It is required that you register somewhere within 3 days of arriving. Theoretically you don’t need to register if staying in a town for less than 3 nights but it is best to register more often. Failure to do so can result in a small bribe to a fine of up to a thousand dollars and deportation. If you go without registering for several consecutive days, you are asking for trouble. A hotel licensed to take foreigners automatically registers you. If you stay in a private home, you are supposed to register with the local Office of Visas and Registration (OVIR), but this causes more problems than it solves for you and your hosts.
When you leave the country, border officials may thoroughly scrutinize your registration slips or may not look at them at all. Campers must resign themselves to stay in a hotel at least every 3 nights.

HISTORY
The land along the upper Amu-Darya, Sur-Darya Rivers and their tributaries has always been different from the rest of Central Asia – more settled than nomadic with patterns of land use that has changed little since the 6th century BC. An attitude of permanence still sets the people of this area apart.
Ancient Empires. The region was part of some very old Persian states. Alexander the Great stopped near Samarkand, conquered the Sogdians and married Rosana, the daughter of a local chieftain.
The Western Turks arrived in the 6th century AD, gave up their nomadic ways and maintained the Silk Road. The 8th century brought the Arabs, Islam and a written alphabet, but they found the region too big and restless to govern. The Persian Samanid dynasty arrived in the 9th and 10th centuries with its capital, Bukhara becoming the center of an intellectual, religious and cultural renaissance. In the 11th century, the Ghaznavids and then the Turkic Khorezmshahs (In Konye-Urgench in Turkmenistan) controlled the region, but their reign was cut short by Chinggis Khan in the early 13th century.
Central Asia again became truly ‘central with Timur, the ruthless warrior and patron of the arts, who fashioned a glittering Islamic capital at Samarkand.
Uzbeks. Probably descended from the Mongol Golden Horde in northern Kazakhstan and adjacent Russia, Ozbeg (Uzbek ruled 1313-40) was the greatest khan and the tribes had begun to name themselves after him. They moved southeast mixing with sedentary Turkic tribes, adopted the Turkic language and reached the Syr-Darya in the mid-15th century. The came to control the remnants of Timur’s empire – all of Tranoxiana from the Amu-Darya to the Syr-Darya. Abdullah II (1538-1598), the greatest and last Shaybanid khan was responsible for some of Bukhara’s finest architecture. After this, the Silk Road fell into disuse and the empire unravelled. By the start of the 19th century, the entire region was dominated by 3 weak, feuding Uzbek city-states – Khiva, Bukhara and Kokand.
Russians. 4000 were slaughtered in Khiva in 1717. In 1801, the mentally unstable Tsar Paul sent 22,000 Cossacks to drive the British out of India, but Paul was assassinated and the army recalled. Tsar Nicholas I in 1839 tried to stop Britain’s expansion in Central Asia who had just taken Afghanistan. 25 years later, towns fell like dominoes – Tashkent in 1865, Samarkand and Bukhara in 1868, Khiva in 1873, and Kokand in 1873.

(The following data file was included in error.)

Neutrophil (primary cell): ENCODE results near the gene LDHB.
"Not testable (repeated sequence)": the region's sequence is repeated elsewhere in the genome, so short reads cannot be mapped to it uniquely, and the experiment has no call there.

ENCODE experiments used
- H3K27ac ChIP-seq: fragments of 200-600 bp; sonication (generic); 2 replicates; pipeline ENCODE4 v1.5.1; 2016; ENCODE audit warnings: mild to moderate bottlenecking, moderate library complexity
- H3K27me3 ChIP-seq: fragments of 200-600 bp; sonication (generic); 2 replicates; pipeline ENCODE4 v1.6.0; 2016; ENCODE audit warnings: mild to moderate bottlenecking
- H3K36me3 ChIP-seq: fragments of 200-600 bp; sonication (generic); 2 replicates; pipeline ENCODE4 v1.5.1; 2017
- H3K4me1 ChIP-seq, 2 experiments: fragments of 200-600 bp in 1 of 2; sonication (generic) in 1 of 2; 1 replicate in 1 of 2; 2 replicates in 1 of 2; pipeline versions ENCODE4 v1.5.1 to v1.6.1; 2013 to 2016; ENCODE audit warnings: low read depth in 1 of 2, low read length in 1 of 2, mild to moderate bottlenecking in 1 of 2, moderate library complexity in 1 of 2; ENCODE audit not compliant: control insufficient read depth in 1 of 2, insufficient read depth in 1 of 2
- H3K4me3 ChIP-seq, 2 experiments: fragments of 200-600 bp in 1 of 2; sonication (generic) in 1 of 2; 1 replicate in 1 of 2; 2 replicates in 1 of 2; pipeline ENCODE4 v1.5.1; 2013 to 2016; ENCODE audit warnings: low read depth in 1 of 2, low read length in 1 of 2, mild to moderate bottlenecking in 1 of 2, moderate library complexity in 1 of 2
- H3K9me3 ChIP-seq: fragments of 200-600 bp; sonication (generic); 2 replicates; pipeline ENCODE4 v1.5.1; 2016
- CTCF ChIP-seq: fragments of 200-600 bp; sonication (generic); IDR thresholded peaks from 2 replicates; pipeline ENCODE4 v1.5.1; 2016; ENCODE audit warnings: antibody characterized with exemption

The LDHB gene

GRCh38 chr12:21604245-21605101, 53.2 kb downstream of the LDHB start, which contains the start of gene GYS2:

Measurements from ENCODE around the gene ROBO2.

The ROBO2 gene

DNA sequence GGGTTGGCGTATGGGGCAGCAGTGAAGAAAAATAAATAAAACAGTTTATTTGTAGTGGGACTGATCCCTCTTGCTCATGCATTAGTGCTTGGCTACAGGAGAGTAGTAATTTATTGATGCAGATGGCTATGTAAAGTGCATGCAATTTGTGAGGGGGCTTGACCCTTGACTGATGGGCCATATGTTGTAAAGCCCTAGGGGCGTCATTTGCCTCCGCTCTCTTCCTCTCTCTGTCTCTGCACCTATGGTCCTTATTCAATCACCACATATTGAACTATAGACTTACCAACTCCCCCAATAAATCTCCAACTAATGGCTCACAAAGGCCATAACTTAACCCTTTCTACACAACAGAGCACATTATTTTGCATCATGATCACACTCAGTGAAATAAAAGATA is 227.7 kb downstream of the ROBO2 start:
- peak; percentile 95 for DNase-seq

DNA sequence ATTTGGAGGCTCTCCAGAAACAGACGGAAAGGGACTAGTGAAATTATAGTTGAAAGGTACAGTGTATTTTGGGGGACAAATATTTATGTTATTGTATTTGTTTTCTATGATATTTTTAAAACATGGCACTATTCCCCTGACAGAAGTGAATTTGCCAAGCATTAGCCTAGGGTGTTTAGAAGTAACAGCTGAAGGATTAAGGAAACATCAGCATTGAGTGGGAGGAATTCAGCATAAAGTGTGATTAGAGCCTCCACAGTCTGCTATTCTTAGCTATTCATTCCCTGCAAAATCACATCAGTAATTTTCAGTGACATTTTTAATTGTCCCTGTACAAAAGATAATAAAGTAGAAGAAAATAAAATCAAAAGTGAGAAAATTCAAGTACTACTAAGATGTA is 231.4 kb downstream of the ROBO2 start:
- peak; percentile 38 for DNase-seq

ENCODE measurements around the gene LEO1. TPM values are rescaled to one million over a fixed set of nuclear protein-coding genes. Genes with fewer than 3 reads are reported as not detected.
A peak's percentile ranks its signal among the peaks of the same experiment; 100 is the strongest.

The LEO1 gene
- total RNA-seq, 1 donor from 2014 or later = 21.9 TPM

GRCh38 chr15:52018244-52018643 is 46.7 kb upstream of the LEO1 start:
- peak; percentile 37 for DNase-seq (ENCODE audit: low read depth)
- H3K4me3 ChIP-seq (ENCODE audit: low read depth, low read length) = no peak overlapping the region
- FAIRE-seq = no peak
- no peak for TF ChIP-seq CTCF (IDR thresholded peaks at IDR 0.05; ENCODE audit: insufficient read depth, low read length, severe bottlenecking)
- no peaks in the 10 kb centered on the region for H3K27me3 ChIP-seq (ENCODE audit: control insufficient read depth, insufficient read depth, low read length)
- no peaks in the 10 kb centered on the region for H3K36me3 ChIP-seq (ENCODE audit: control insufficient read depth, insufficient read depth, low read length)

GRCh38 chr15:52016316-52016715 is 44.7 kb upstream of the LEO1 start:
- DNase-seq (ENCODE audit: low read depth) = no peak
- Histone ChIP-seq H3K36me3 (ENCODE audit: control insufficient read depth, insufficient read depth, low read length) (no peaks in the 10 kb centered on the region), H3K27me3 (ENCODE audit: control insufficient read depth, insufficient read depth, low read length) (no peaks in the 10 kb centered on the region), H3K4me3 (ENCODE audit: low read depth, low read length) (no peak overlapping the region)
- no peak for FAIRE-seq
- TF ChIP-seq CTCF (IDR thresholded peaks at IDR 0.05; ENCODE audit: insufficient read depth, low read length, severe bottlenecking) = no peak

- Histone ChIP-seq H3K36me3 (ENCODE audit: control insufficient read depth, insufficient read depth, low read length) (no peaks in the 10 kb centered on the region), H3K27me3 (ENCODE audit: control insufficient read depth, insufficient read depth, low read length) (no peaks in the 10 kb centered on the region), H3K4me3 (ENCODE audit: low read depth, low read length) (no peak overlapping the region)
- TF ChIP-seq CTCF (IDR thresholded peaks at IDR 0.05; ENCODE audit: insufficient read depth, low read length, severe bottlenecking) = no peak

Even into the 20th century, most Central Asians identified themselves as Turks or Persians. The connection between Uzbek and Uzbekistan was a Soviet idea. Kokand was sacked in 1918, the Bolsheviks proclaimed the Autonomous Soviet Socialist Republic of Turkestan to be replaced by ‘People’s Republics’ two years later. In 1924, the whole map was redrawn on ethnic grounds, and the Uzbeks suddenly had a ‘homeland’, an official identity and a literary language. Composition changed as it suited Moscow – losing Tajikstan in 1929, acquired Karakalpakstan from Russia n 1936, taking parts of the steppe from Kazakhstan in 1956 and 1963, then losing some ni 1971.
The main impact of Soviet rule on rural Uzbeks were the forced and often bloody collectivisation of agriculture and the massive shift to cotton cultivation. Stalin purged the intelligentsia and much of the republics leadership. This and the traditional Central Asian respect for authority meant that by the 1980s, glasnost (openness) and perestroika (restructuring) would hardly trickle down and few structural reforms took place.
Independence. Tashkent intellectuals from the first serious non-communist popular movement, Birtek (Unity) in 1989 promoted Uzbec as the official language and protested the cotton monoculture. But they were barred from participating in the 1990 election. The resulting communist-dominated legislature elected Islam Karimov as the executive president. He declared Uzbekistan independent in 1991. In December 1991, Karimov won the first presidential election with 86% of the vote. His only opponent was driven into exile where he remains today. All other opponents were forbidden to take part. A new constitution declared Uzbekistan ‘a secular, democratic presidential republic’. It remains secular but far from democratic.
After independence. Karimov consolidated his power by eliminating dissent, controlling the media, police harassment and imprisonment of activists. But economic stagnation and the devastating cotton monoculture continued.
Cotton is a poor match for much of Uzbekistan – it’s a thirsty crop in a parched land. The drying up of the Aral Sea has saturated the land with salt. Poor yields and low government-controlled prices leave farmers too poor to pay from machinery or labour. Yet the government won’t let them rotate their crops or convert to fruit. It’s all cotton, all the time. The whole system would collapse entirely but for the country’s policy of sending school children, students and adults into the fields every autumn to harvest cotton. The practice has resulted in boycotts of Uzbec cotton by international companies including Wal-Mart. Under pressure, the government, in 2009, banned the forced labour of kids under 16, but slave labour continues and several workers died.